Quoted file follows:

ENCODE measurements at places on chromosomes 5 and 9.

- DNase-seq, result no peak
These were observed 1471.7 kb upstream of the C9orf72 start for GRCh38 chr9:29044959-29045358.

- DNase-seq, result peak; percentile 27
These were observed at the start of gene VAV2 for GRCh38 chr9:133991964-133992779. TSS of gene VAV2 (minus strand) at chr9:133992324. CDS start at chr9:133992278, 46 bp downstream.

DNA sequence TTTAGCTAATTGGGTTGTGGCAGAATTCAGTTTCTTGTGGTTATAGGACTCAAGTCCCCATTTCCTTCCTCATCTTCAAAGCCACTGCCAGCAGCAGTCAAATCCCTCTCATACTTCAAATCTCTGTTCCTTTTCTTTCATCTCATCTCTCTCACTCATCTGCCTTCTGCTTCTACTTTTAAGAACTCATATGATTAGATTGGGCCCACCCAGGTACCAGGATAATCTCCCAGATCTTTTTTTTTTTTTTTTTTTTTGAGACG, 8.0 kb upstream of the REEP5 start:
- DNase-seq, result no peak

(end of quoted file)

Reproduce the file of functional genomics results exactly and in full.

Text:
ENCODE measurements at places on chromosomes 5 and 9.

- DNase-seq, result no peak
These were observed 1471.7 kb upstream of the C9orf72 start for GRCh38 chr9:29044959-29045358.

- DNase-seq, result peak; percentile 27
These were observed at the start of gene VAV2 for GRCh38 chr9:133991964-133992779. TSS of gene VAV2 (minus strand) at chr9:133992324. CDS start at chr9:133992278, 46 bp downstream.

DNA sequence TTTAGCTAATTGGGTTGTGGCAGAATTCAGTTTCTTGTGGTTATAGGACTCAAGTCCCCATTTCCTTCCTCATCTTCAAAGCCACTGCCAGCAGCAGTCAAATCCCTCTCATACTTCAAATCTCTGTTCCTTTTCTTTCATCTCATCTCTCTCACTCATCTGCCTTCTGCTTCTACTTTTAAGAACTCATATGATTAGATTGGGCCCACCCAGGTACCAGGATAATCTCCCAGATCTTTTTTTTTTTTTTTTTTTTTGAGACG, 8.0 kb upstream of the REEP5 start:
- DNase-seq, result no peak